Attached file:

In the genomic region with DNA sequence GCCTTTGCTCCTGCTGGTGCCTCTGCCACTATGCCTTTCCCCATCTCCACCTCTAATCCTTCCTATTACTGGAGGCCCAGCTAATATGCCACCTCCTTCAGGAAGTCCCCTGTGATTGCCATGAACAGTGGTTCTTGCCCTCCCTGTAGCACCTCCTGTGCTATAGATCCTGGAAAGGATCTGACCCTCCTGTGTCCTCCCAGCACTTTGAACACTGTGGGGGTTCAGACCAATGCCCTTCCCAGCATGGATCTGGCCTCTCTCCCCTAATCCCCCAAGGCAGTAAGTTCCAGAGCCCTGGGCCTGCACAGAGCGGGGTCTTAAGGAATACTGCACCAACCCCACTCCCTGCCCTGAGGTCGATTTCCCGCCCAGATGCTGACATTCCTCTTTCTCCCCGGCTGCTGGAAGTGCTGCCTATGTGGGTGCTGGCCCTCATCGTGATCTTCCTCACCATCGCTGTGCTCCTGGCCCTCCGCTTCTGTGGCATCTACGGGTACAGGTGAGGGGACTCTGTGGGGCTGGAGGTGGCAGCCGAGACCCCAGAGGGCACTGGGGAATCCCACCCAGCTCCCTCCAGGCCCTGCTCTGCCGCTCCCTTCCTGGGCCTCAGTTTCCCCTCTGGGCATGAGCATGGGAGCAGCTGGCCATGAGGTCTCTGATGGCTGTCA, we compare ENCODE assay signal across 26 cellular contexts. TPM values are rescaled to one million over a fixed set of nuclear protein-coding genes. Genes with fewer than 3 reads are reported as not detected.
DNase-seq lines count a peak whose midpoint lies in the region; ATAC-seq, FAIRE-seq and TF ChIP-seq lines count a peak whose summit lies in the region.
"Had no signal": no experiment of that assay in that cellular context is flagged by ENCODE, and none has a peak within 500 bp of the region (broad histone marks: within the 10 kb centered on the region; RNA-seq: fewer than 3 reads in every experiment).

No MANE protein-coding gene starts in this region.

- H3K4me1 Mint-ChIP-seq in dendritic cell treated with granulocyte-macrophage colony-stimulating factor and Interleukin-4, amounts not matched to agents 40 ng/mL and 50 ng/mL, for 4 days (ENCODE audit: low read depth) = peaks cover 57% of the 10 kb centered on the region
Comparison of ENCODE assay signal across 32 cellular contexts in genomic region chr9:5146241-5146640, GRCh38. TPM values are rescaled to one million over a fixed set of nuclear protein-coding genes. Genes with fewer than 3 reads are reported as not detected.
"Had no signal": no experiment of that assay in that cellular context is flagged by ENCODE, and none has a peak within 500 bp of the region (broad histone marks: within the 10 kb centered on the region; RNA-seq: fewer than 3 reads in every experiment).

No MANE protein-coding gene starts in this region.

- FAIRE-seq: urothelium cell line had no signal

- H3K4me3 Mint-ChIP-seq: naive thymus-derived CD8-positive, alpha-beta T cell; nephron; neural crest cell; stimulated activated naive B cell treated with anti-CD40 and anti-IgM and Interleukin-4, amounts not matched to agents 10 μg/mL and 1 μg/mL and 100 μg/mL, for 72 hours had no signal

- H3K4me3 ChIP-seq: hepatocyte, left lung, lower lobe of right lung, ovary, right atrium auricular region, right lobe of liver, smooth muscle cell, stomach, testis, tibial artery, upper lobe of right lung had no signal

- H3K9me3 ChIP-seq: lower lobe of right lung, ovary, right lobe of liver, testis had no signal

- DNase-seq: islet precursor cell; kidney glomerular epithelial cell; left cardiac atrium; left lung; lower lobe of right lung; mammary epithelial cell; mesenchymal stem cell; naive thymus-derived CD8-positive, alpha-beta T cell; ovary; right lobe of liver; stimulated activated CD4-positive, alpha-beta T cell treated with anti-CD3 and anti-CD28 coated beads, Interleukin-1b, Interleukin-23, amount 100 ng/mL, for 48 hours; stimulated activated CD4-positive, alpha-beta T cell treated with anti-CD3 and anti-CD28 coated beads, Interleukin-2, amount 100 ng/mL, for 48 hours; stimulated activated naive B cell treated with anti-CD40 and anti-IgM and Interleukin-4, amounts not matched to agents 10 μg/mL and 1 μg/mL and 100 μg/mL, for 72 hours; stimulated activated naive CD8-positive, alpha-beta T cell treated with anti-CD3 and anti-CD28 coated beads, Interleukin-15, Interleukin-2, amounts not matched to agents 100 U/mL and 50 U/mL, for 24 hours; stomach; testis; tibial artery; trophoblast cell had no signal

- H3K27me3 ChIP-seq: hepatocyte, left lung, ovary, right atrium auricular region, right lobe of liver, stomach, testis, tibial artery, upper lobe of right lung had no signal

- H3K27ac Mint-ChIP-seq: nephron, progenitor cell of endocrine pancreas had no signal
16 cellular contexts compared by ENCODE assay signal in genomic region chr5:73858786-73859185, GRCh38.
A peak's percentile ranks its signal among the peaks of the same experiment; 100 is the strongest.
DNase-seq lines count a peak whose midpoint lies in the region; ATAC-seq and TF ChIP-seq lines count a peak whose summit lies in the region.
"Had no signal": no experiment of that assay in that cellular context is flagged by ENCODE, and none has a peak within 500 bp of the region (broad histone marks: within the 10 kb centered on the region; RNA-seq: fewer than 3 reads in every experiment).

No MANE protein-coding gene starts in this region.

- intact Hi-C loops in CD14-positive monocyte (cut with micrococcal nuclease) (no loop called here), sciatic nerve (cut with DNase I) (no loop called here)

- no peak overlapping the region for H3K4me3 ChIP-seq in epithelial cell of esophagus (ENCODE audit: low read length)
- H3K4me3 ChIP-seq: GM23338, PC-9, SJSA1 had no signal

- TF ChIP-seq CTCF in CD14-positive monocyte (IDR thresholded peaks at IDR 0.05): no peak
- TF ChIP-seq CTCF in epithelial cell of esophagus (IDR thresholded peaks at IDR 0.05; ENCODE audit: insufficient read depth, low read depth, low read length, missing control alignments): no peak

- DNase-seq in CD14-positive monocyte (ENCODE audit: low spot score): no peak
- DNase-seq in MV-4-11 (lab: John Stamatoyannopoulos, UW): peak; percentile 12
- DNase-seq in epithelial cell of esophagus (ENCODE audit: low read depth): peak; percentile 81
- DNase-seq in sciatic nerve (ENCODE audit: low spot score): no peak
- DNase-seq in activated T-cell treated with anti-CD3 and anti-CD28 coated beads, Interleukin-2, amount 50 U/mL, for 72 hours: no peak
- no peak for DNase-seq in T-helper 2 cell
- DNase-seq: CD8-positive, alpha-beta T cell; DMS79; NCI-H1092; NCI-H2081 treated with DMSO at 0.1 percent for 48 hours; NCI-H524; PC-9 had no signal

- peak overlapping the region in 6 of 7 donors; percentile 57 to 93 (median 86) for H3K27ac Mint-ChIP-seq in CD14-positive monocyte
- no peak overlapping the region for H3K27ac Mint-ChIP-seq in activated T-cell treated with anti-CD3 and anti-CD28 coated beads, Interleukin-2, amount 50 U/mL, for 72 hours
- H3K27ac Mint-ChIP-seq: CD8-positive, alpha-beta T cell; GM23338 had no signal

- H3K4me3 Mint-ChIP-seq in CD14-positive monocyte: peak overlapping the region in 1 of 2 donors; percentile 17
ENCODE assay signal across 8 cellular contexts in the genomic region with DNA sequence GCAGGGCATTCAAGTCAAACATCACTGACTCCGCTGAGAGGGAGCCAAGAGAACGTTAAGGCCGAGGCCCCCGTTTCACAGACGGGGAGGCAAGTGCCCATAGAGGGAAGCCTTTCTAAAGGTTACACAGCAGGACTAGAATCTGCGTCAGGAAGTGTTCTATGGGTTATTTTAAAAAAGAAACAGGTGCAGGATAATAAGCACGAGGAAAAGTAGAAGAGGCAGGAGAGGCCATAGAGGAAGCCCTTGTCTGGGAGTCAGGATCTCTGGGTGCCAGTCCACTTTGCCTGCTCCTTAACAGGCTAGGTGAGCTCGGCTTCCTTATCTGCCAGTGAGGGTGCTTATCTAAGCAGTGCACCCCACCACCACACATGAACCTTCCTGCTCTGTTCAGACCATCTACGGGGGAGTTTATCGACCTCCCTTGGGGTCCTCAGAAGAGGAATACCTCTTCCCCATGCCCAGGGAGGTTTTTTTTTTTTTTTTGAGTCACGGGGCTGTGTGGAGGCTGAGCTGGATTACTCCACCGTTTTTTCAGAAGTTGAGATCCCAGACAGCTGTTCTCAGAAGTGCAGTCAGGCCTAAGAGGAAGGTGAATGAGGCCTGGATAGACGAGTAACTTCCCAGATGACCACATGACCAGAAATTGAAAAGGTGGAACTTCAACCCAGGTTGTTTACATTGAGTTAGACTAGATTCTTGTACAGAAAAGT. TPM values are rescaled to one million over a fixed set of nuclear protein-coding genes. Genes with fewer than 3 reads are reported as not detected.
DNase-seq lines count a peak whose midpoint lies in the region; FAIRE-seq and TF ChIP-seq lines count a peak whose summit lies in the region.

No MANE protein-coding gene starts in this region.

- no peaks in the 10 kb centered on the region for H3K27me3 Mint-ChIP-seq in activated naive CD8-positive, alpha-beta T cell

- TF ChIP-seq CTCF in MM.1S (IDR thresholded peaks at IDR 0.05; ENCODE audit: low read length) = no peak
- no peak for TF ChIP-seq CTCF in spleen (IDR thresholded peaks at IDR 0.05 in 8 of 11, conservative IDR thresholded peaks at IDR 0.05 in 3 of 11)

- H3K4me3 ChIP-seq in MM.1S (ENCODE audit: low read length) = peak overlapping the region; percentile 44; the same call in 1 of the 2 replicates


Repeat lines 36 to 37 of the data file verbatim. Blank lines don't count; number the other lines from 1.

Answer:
- H3K4me3 Mint-ChIP-seq in CD14-positive monocyte: peak overlapping the region in 1 of 2 donors; percentile 17
ENCODE assay signal across 8 cellular contexts in the genomic region with DNA sequence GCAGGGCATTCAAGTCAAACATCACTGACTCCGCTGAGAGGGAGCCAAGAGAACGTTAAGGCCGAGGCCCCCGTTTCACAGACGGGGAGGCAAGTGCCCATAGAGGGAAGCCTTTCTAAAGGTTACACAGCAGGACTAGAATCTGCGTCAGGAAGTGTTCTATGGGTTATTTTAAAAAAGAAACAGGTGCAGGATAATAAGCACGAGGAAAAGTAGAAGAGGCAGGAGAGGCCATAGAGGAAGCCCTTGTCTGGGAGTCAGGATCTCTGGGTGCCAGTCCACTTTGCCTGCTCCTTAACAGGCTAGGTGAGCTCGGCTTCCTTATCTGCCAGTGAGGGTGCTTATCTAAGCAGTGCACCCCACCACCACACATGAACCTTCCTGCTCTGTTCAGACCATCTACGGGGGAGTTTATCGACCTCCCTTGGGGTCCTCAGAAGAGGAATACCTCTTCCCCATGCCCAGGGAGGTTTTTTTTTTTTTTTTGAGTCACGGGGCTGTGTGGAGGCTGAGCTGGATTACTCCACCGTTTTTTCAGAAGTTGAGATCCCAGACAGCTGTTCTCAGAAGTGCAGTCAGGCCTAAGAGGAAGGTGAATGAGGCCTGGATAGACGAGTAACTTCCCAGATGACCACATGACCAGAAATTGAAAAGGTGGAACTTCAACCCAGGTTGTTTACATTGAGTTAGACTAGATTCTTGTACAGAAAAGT. TPM values are rescaled to one million over a fixed set of nuclear protein-coding genes. Genes with fewer than 3 reads are reported as not detected.